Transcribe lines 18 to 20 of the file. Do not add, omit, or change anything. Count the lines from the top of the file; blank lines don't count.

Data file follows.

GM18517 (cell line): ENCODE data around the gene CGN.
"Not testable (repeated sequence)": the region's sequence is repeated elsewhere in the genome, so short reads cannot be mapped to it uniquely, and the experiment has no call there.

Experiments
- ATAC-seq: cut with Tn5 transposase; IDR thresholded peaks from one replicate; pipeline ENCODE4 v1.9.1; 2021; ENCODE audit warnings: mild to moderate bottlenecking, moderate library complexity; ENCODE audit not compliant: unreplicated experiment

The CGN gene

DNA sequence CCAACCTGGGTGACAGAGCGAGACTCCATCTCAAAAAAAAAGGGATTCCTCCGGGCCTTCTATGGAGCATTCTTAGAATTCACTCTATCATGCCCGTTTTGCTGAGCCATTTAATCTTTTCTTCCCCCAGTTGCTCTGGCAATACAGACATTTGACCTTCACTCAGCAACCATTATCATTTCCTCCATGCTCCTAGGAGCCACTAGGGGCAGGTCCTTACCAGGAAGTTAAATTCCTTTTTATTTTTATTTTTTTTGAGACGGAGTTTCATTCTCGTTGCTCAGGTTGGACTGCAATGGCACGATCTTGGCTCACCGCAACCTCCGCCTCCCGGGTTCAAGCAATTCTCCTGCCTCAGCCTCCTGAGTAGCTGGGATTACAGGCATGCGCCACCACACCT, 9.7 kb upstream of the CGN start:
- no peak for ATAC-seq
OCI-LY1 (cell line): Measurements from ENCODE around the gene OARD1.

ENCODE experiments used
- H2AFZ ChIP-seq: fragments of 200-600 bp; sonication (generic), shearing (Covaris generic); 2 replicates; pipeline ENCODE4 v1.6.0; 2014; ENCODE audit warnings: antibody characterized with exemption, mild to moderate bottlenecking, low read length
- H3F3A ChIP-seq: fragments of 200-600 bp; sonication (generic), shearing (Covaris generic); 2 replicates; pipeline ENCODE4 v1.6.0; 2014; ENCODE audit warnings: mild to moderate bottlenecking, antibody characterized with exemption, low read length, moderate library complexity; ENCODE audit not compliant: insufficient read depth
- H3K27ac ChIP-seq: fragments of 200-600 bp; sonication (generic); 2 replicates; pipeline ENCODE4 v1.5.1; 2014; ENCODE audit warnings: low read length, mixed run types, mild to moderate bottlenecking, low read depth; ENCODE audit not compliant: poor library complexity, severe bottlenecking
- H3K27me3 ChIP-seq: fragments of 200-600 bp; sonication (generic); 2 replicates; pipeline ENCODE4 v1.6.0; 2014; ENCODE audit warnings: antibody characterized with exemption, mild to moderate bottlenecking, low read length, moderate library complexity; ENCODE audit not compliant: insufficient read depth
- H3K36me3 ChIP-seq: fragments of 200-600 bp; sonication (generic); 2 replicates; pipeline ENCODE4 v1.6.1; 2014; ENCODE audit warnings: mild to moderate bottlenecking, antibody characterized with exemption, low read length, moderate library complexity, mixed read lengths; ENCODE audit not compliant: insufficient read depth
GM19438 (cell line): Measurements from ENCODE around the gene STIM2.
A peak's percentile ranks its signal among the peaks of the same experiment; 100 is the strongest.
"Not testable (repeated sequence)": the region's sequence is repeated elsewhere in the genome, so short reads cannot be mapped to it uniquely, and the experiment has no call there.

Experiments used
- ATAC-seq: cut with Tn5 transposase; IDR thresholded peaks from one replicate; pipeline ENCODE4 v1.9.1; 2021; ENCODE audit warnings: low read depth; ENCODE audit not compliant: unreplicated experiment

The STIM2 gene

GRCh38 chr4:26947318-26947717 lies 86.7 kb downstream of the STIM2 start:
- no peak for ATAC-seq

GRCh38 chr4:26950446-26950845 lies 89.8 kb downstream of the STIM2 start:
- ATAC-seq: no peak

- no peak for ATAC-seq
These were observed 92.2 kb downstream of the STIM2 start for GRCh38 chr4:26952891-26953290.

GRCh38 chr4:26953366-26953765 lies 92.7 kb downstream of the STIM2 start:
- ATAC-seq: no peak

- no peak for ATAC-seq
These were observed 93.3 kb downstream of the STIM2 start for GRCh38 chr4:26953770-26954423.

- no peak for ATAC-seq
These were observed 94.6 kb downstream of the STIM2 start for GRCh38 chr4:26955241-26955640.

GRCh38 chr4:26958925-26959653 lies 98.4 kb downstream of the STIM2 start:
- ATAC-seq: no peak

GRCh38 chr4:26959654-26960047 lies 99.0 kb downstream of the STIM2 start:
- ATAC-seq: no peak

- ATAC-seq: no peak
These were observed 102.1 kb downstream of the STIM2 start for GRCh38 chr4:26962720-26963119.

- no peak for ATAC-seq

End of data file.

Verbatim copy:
Experiments used
- ATAC-seq: cut with Tn5 transposase; IDR thresholded peaks from one replicate; pipeline ENCODE4 v1.9.1; 2021; ENCODE audit warnings: low read depth; ENCODE audit not compliant: unreplicated experiment

The STIM2 gene